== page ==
THE EDITORIAL VOICES of American newspapers are developing a severe case of laryngitis, at least when comes to endorsing a presidential candidate, according to E&P's quadrennial presidential poll.
The latest poll shows 69.9% of papers responding or 451, as undecided or adhering to a "no-endorsement" policy--up a bit from 1992, when 542 newspapers, or nearly 67% of the sampling, shied away from taking a stand on the candidates.
Of the papers taking no stand, 166, with nearly 7 million circulation, have a policy not to endorse.
Newspapers declining to endorse in the 1992 poll had a daily circulation of 22.2 million, compared with 26.2 million this year.
The industry's slow but steady crawl away from presidential endorsements is documented in E&P polls dating back to 1940 when only 138, or 13.4% of newspapers remained neutral:
However, when newspapers have registered an opinion on presidential candidates, they have overwhelmingly backed Republicans, suggesting that "the liberal media" are less liberal than a lot of critics might think.
In the 15 polls since Franklin D. Roosevelt ran against Wendell Willkie in 1940, the majority of newspapers have put their weight behind Republican candidates 13 times. Only Democrats Lyndon Johnson in 1964 and Bill Clinton in 1992 have received the nod from most newspapers polled.
Bill Kovach, curator of the Nieman Foundation for Journalism and former editor of the Atlanta Journal and Constitution, said the march toward nonendorsements began, in force, in the 1970s, as newspaper monopolies and chain ownership surged. The trend away from independent ownership resulted in fewer two- and three-newspaper towns.
Given a lack of daily competition, a political endorsement "doesn't make a lot of sense," Kovach said. "If we are the only voice in town, maybe we shouldn't be on the editorial pages."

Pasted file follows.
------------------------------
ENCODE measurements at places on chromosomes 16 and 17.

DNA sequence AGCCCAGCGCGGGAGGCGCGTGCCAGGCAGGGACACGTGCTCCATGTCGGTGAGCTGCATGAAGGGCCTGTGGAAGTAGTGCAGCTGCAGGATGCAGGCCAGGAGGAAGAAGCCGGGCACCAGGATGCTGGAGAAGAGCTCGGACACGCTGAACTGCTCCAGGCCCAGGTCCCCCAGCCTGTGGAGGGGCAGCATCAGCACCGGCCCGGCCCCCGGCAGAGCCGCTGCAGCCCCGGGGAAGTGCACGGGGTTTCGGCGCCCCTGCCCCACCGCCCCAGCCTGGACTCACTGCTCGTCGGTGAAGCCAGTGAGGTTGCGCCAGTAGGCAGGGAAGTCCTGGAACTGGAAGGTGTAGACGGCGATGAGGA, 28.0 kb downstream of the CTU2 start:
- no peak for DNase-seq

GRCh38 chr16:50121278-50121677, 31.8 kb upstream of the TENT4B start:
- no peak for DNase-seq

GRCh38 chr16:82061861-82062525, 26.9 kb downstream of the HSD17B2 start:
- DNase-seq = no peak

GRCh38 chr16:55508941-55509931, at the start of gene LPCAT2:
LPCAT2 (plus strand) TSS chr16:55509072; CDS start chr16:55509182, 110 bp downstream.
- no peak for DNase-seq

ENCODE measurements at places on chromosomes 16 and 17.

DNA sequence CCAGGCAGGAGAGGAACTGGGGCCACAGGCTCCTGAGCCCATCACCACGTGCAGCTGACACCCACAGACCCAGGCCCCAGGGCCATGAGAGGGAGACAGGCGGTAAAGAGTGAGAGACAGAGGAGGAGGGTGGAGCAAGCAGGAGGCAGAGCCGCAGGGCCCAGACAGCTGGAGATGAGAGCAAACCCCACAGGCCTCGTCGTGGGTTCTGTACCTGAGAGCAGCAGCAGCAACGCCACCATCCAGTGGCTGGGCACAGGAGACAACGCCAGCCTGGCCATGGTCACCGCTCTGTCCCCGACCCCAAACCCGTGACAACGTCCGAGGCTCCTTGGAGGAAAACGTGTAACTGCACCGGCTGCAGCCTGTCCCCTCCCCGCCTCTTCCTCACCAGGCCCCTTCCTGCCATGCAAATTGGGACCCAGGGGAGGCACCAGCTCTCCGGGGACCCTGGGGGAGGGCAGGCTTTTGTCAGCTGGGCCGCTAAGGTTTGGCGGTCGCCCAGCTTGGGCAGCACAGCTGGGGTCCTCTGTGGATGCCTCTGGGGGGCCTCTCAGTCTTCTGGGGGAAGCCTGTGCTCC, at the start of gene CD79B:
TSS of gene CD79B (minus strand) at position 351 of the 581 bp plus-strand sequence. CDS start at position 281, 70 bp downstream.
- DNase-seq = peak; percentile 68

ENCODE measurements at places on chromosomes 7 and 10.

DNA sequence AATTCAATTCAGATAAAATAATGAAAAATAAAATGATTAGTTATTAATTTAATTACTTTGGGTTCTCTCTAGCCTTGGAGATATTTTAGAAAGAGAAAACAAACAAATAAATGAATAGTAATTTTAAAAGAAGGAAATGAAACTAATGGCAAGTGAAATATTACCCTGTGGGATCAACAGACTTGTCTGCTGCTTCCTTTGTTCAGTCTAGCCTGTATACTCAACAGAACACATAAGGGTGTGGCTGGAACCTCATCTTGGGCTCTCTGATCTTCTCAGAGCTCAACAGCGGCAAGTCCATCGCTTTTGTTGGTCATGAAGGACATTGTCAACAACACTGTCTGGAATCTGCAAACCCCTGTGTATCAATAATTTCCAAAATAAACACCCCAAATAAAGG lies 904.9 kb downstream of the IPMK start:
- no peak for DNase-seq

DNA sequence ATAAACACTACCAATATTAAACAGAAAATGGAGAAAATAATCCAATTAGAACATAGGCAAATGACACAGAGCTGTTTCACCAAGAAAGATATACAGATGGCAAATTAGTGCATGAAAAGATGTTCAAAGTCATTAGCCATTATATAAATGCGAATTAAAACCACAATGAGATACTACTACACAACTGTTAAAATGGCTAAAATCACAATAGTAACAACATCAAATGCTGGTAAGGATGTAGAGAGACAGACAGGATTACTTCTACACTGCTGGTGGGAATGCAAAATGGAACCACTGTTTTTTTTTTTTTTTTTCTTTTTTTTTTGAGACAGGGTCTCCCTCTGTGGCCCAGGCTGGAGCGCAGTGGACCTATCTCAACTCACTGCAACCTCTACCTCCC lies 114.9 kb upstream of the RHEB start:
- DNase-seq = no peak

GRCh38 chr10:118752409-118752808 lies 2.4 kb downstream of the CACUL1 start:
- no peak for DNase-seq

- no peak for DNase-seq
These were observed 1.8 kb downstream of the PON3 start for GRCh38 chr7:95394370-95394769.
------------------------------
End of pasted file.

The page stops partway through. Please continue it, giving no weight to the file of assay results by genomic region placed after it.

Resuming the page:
It's worth noting that in past elections, newspaper editorials haven't always meshed with public opinion. While citizens voted FDR into the White House four times, he never won the support of a majority of newspapers.
In 1944, 60% of newspapers endorsed Dewey. Only 22% sided with Roosevelt.
Newspapers, likewise, were out of step with the public in the 1960 Kennedy vs. Nixon race, when 57.7% of newspapers endorsed Nixon, compared with 16.4% for Kennedy.
For Andy Stone, co-publisher and editor in chief of the Aspen Times, the decision to avoid presidential endorsements was less a statement about fairness and candidates than about the needs of his readers.
"As a local paper, we feel our area of expertise, and where we have any credibility at all, is in the local arena, so it's important to limit our endorsements to that area," explained Stone.
"Our opinion of who should be president of the United States is not germane to our area," he said of the 7,000 circulation daily; "But for local races, we shoot our mouth off constantly We have no hesitation about telling them who to vote for."
The fear of appearing biased drives the noendorsement policy at the Fayetteville ObserverTimes in North Carolina, said editor Charles Broadwell, whose 86,000-circulation paper has endorsed only two political candidates--both local--in the last 36 years.
"We don't want an outright endorsement to affect how people read our paper. We don't want them to read into anything," he said. The problem, as Broadwell sees it, is that an endorsement either way"could result in an image problem over the next four years."
A similar philosophy guides the editorial stance of the Patriot Ledger in Quincy, Mass. Editor William Ketter said an endorsement "belies the paper's purpose to serve as an unbiased fountain of information."
The Patriot Ledger does take editorial positions on issues, but when it comes to candidates, it reports on them in news columns and leaves the choosing to the people. …